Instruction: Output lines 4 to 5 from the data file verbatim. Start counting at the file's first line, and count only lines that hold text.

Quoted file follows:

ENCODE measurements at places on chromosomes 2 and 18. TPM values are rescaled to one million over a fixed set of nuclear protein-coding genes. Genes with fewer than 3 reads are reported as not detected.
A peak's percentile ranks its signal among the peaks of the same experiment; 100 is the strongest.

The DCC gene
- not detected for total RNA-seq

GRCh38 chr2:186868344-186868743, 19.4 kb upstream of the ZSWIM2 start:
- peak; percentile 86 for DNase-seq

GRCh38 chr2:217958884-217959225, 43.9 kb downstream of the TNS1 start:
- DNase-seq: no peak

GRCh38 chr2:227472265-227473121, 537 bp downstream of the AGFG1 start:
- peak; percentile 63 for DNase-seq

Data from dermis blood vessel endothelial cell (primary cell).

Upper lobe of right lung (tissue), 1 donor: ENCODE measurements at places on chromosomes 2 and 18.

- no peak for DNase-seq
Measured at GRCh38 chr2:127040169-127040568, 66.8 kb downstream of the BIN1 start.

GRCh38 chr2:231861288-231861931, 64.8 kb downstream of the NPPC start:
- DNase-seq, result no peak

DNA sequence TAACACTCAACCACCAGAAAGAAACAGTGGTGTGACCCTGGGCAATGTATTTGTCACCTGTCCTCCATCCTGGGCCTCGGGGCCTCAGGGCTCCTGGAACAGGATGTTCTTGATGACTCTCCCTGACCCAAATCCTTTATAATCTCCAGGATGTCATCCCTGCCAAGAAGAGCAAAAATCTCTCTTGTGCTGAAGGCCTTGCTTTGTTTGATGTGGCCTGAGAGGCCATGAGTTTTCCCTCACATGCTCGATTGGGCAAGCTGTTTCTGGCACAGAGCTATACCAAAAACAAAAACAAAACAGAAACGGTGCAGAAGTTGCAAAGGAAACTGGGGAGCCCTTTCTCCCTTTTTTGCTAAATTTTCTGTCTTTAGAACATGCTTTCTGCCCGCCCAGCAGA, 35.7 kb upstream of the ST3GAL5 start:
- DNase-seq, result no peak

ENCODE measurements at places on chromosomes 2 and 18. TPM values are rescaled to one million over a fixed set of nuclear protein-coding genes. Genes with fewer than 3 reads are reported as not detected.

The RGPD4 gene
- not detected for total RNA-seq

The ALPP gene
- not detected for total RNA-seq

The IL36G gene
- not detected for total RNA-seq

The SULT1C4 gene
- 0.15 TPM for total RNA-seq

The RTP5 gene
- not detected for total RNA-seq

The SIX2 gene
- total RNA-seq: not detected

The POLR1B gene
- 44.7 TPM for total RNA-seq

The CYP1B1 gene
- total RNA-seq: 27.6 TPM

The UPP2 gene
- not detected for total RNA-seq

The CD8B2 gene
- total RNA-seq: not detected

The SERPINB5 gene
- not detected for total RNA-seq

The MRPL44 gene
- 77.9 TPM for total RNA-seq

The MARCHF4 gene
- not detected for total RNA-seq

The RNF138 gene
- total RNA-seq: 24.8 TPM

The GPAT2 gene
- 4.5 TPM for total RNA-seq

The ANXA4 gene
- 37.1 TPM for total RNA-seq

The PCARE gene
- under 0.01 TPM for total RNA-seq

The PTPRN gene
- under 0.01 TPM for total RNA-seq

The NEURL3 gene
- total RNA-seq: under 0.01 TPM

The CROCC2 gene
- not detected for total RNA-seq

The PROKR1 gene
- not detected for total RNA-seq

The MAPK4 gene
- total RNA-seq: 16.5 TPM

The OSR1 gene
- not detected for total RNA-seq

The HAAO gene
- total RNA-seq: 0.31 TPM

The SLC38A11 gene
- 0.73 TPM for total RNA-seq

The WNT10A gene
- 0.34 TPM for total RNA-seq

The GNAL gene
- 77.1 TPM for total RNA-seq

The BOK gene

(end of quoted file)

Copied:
- not detected for total RNA-seq

GRCh38 chr2:186868344-186868743, 19.4 kb upstream of the ZSWIM2 start: